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Stereo -vs- 2 channel mono

Discussion in 'Amps and Cabs [BG]' started by 57pbass, Aug 11, 2004.

  1. 57pbass

    57pbass Supporting Member

    Folks...what are the pros and cons of using a stereo head vs a two channel mono head. Thanks.
  2. RAM


    May 10, 2000
    Chicago, IL
    What's he difference? My Stewart 2.1 is technically dual-mono, but can just as easily be run in stereo. I just don't have a setup on my bass or in my rig to pan a signal left and another signal right.
  3. IvanMike

    IvanMike Player Characters fear me... Supporting Member

    Nov 10, 2002
    Middletown CT, USA
    the biggest upside is you can use more cabinets
    typically a mono head will run at 4 ohms so you are limited to 2 8 ohm cabinets max
    the second upside is you can bridge the amps to get more power - if you bridge say, an eden wt-800 into an 8 ohm 4x10 it will push out 400 watts - using that same cabinet with an eden wt-400 will anly put about 250 watts into it
  4. TheChariot


    Jul 6, 2004
    Boston, MA
    I just sorta think of Stereo amps as like.... better, really. lol. I mean... just the concept of them. How's it ever gonna hurt to have the flexibility of 2 power amps? Well.. for SS anyways. With tubes, you land 300W and your all set... but thats another story.

    Think if the SVT3-pro had two 450W power amps. Fuhgetaboutit!!!! :hyper: SEE YA QSC!

    But... its the real world... and the 3Pro has big limitations :(

    Stereo amps go both ways... mono and stereo.... so if you get the amp that goes best with your cabs, its hard to strike out. You could plug your big cab in mono for playing a gig, and maybe use it in stereo mode with less wattage when your just rehearsing. I like that versatility :)
  5. Frank Martin

    Frank Martin Bitten by the luthiery bug...

    Oct 8, 2001
    Budapest, Hungary, EU
    IvanMike, its running a poweramp stereo or dual mono, not the difference between stereo and mono power-amps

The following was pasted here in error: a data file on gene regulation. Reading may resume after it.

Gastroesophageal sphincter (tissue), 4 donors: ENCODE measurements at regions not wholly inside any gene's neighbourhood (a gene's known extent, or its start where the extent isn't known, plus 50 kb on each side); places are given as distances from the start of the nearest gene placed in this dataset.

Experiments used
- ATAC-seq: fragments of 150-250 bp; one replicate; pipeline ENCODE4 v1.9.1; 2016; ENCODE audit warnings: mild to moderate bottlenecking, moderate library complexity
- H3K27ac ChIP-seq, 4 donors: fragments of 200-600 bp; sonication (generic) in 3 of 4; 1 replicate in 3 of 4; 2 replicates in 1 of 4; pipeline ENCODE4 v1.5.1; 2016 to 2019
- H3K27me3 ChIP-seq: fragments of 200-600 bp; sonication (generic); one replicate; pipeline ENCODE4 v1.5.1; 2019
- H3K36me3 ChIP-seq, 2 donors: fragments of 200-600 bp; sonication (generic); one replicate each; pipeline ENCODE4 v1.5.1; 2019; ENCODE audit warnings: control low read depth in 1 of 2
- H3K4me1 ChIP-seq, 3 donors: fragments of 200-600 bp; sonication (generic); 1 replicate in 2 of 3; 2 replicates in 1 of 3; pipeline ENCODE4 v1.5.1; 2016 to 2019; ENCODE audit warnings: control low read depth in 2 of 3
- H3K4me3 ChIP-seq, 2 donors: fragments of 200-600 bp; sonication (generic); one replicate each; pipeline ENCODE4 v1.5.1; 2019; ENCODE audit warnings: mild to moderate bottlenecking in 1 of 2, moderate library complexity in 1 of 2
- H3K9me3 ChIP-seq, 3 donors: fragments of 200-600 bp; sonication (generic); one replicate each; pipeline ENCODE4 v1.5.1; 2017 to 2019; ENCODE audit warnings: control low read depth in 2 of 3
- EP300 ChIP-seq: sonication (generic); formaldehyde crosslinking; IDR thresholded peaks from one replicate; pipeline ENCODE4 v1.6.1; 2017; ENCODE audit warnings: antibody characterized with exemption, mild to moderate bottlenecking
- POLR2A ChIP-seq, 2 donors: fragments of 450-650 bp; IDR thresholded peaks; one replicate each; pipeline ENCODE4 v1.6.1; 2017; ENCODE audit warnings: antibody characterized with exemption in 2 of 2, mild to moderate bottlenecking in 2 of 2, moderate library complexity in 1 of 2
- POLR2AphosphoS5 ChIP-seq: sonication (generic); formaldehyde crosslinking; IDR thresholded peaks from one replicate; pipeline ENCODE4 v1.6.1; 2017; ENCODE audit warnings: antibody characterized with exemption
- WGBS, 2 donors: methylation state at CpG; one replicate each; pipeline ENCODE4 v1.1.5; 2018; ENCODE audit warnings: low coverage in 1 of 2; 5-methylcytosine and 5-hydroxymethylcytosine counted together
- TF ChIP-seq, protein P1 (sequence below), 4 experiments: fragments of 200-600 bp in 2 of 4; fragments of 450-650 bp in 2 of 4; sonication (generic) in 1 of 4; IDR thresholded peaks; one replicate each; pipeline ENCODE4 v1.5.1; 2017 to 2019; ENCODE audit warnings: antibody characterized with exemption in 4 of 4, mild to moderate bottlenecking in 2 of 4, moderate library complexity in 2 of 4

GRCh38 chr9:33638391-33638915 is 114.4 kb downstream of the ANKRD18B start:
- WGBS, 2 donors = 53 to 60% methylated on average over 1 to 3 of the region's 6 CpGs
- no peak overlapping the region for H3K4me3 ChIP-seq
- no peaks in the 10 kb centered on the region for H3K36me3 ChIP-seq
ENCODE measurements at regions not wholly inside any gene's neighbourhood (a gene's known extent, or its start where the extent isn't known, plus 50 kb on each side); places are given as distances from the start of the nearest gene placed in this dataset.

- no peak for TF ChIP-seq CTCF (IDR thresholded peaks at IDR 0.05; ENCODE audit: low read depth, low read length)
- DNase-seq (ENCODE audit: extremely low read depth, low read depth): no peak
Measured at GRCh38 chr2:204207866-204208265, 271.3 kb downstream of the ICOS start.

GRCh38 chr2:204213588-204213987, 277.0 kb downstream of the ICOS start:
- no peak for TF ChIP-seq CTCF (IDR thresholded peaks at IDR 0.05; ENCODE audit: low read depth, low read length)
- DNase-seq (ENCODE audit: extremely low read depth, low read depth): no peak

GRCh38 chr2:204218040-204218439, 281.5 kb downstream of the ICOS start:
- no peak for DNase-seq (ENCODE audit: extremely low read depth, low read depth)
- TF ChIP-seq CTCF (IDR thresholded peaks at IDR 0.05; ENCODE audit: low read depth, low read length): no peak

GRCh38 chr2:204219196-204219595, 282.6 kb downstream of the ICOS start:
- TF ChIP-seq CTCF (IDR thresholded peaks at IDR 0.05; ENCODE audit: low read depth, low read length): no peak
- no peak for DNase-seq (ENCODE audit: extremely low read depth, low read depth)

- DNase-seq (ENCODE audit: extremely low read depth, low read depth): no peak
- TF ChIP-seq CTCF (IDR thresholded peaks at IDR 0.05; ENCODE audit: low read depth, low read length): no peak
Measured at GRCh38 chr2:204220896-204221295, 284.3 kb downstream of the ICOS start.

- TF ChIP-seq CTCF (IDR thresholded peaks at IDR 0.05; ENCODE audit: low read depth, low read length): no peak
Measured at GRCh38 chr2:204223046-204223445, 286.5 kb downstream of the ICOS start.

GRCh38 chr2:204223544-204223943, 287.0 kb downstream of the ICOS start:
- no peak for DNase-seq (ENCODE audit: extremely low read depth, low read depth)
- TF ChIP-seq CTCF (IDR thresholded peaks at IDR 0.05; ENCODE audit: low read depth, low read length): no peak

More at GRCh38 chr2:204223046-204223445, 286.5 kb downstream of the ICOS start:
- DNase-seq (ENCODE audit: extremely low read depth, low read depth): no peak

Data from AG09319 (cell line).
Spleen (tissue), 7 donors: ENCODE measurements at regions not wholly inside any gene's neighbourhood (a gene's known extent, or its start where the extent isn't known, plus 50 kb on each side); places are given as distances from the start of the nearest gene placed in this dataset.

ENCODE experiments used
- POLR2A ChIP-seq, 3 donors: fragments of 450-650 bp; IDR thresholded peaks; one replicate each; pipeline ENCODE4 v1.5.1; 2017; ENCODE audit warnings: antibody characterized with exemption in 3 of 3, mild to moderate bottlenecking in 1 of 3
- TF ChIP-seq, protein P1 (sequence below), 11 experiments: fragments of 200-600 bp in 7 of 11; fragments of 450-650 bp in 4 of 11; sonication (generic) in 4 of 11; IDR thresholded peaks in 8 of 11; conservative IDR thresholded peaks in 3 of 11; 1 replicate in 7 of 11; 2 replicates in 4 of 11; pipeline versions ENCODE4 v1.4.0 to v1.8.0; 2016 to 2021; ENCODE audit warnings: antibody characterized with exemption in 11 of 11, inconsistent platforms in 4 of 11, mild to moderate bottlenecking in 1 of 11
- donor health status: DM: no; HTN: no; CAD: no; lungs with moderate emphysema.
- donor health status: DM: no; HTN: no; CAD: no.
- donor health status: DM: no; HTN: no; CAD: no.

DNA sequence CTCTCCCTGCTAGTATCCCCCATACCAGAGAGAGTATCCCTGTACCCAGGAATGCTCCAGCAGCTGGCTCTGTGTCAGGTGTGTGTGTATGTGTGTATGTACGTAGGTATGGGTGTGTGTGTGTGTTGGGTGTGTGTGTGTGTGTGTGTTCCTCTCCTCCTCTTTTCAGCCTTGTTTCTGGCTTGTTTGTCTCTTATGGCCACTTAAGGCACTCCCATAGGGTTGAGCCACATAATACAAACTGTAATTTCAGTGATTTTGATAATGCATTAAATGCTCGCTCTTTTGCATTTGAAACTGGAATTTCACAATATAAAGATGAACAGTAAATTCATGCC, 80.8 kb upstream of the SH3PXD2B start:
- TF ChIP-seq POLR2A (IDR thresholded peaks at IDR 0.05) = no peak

Since basses tend to be mono, i dont think there's too much need for going stereo. If you have some stereo effects, then you can use it (though i dont know if it will be better if you do it), but dual mono is good as well. And if you bridge, then both are the same
  6. Subculture13

    Subculture13 Jamming Econo

    Apr 9, 2003
    Toronto, Ont. Canada
    I use a "stereo" setup, but really it is more of a "high" and "low" and not a "left" and "right." My 2x12 cab is setup as the bass cab, a clean big sound. And the 4x10 is EQ'd much brighter and is where all the effects (Including overdrive) are sent. By adjusting the relative volumes I can achieve a great wet/dry mix.
  7. weldon


    Jan 3, 2003
    Denver, CO
    In addition to what renfield808 said, you can also use the two sides of a stereo amp to overcome some issues with different loads on two or more cabinets. I'm no expert, so please check my math...

    If you have an 8ohm cab and a 4ohm cab and put them together, the resulting load is going to be 2.667. But the 4ohm cab is going to receive twice as much power as the 8ohm cab (eg, if you are pumping in 600 watts, the 8ohm cab will get 200 and the 4ohm cab will get 400). With a stereo amp, you can set the gain for each side separately.
  8. IvanMike

    IvanMike Player Characters fear me... Supporting Member

    Nov 10, 2002
    Middletown CT, USA
    so i can't read................ :p
  9. Fuzzbass

    Fuzzbass P5 with overdrive Gold Supporting Member

    Well, let's think about this: the original poster said stereo head vs a two channel mono head . He could be talking about a full stereo head such as some made by SWR, versus a 2-channel mono head like the SVT. In which case your first post was correct!